Tuesday, May 17, 2011
because the sky is blue, it makes me cry....
Aiden was born with bi-lateral clubfoot. It is one of the most common birth defects, effecting babies all over the world. Even though it is extremely treatable, there is very little known on what actually causes it. It is widely believed to be a genetic disorder, most commonly passed through the paternal side of the genes, though it's not for sure. Some causes have been blamed on cramped maternal abdominal space, and is also linked with other genetic disorders such as spina bifida. There are also some rumors about anti-depression medications taken during pregnancy causing these disorders, but the clubfoot is usually accompanied with genital deformities, and mental retardation.
Aiden just has plain-old clubfoot. He was casted within and hour of birth, and every two weeks for the next six months we were in the doctor's office for cast changes. At six months old, he had his first surgery. Posterior release of his Achilles tendons on both feet. One of the telltale signs of clubfoot is the feet turning inward and upward due to a shortened Achilles tendon. Most of the time this can be fixed with serial casting over the first few years a life. Aiden, unfortunately, was not one of these cases. After the first surgery he remained in casts for 8 weeks.
Then, for the first time in close to 9 months, he wasn't in casts, but instead was fitted for what is called a DBB bar. It is a pair of shoes that are connected to a bar. I was able to give him a real bath for the first time. He HATED the bar. There were two ways that his day would go while wearing the shoes on the bar. He would either scream and cry for HOURS until I would finally take it off, or he would manage to get one or both feet out of it on his own. When I say hours, I don't mean one or two. There was one night when he cried for 7 hours straight, too tired to sleep, too tired to do anything but cry, until I finally broke down and took them off, for my sanity.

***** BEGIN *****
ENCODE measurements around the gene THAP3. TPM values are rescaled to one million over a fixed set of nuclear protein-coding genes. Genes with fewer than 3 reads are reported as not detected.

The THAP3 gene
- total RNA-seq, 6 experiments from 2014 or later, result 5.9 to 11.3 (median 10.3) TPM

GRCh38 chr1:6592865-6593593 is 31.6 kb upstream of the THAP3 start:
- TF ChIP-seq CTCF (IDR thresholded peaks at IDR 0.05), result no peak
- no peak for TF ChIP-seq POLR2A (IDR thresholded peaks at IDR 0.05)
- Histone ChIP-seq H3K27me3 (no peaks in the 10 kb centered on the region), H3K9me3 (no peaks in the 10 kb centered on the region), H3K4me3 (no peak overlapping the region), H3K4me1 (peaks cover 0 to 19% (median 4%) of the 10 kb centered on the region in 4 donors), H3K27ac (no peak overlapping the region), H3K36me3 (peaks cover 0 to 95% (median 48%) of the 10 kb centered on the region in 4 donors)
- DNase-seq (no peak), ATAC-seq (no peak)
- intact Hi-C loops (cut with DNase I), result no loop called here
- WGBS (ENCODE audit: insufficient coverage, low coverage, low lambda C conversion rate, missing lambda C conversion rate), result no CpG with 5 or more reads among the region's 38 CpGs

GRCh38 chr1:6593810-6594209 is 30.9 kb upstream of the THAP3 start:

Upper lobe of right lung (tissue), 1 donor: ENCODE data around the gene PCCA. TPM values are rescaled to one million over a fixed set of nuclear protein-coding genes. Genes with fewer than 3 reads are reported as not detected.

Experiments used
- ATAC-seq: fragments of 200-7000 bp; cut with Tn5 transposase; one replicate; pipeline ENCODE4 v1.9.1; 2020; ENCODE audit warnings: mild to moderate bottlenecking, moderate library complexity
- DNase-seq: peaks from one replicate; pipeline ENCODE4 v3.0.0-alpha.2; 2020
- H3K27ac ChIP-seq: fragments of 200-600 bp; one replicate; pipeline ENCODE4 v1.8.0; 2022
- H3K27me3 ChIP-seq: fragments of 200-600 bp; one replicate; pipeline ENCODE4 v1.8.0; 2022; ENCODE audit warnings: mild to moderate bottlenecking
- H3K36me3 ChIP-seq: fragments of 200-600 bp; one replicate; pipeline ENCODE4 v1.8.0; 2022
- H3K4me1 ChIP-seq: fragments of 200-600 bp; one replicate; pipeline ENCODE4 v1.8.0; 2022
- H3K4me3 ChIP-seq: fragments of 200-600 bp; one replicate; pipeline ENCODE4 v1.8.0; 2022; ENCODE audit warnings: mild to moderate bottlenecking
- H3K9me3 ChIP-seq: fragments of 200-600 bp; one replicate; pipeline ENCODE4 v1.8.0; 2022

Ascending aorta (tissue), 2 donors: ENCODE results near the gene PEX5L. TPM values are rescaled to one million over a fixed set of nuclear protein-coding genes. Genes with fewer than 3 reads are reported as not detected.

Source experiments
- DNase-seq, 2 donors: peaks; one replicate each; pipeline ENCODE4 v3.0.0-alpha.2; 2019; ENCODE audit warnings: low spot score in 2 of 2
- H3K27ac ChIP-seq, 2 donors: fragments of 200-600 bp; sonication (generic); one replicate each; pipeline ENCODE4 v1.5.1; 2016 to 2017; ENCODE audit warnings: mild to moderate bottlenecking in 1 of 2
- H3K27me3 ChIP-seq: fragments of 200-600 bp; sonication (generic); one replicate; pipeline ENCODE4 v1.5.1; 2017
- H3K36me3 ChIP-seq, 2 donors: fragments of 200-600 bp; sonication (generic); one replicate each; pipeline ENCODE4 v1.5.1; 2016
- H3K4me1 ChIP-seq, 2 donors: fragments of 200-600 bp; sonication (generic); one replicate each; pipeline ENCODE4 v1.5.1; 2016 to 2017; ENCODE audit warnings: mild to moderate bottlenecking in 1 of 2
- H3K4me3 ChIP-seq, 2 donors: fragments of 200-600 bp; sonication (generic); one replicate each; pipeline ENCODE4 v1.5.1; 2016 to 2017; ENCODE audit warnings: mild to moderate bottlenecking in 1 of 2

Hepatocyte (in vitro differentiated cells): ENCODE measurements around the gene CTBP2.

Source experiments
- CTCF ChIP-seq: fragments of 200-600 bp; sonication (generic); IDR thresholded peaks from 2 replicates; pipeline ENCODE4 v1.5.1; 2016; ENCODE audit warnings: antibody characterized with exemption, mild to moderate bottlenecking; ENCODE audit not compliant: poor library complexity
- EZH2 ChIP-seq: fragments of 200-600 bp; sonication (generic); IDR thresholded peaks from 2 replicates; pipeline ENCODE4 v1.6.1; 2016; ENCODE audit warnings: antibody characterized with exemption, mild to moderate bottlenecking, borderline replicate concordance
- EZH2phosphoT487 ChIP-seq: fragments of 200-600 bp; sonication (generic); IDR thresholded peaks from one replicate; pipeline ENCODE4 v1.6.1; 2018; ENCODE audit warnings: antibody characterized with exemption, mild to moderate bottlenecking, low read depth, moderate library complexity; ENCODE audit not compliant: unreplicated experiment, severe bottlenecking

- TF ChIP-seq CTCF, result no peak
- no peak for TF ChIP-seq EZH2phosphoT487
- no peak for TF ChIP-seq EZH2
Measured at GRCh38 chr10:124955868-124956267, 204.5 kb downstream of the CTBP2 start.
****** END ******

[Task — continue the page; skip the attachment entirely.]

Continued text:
At one year, he had his second surgery, another outpatient, another posterior release. After another 8 weeks in casts, he was graduated to an AFO brace, which is basically a brace that covers the lower portion of his legs. These worked great. At 15 months Aiden took his first unaided steps using the braces and little shoes that I had modified for him, by cutting the toes off them. He would have walked long before that, but had been stuck in that stupid bar brace, and the casts.
He wore the AFO braces for close to three years. He had his latest surgery shortly before he turned 4. This was a tendon transfer, a toe tendon release, and a posterior and medial release of the Achilles. This surgery was done inpatient at Children's Hospital in Omaha. It was Aiden's first overnight at a hospital. That day, and the following week was one of the hardest times in my life. Aiden was potty trained, but for a week I had to carry him back and forth to the toilet. For a week he did nothing but lay on the couch in a morphine (taken orally) induced haze. He would cry in his sleep. All he would watch was The Rescue Rangers movie. My father came over once a day to relieve me for an hour or two, let me get out of the house, let me stretch my spirit.
Aiden has been out of braces since the day he came out of those final surgery casts. He's been a normal little boy with no other signs of his disability (and I HATE calling it that, because it has never slowed him down) than a slight pigeon-toe.
We had his first orthopedic check up in three years, yesterday. His feet look fantastic. They're healing how they should be, his muscles are getting stronger, (another symptom of clubfoot is smaller than normal calf muscles, and feet) and his doctor is hopeful that over the next three or four years, more strengthening of his calf muscles will help even more with the in-turn of his feet. My only real concern was some pain Aiden had been complaining of after being on his feet for long periods of time. Leg pain, knee pain, ankle pain, and he tend to walk heavy on the balls of his feet, his chest pulling him forward more than his feet.
He had a back x-ray done, and Aiden has a slight curve of his upper spine. His hips and shoulders are different heights. This is something that the doctor assures me is not a huge issue now, but can cause issues later, and he recommended an MRI. If there's an issue with nerves, they can be addressed now, rather than waiting for real issues to start when he's older.
Once again, I'm taking everything on the chin, and just going through the motions of what needs to be done. It's difficult because for the first time, Aiden is on real insurance. Not mine either, his father's. I am not sure what sort of things that covers, and we're not exactly on speaking terms for me to ask. I don't have thousands of dollars to pay for an MRI out of pocket, not to mention it's an hour and a half procedure and Aiden will have to be sedated for it.
Anyway, that's my story. Any questions?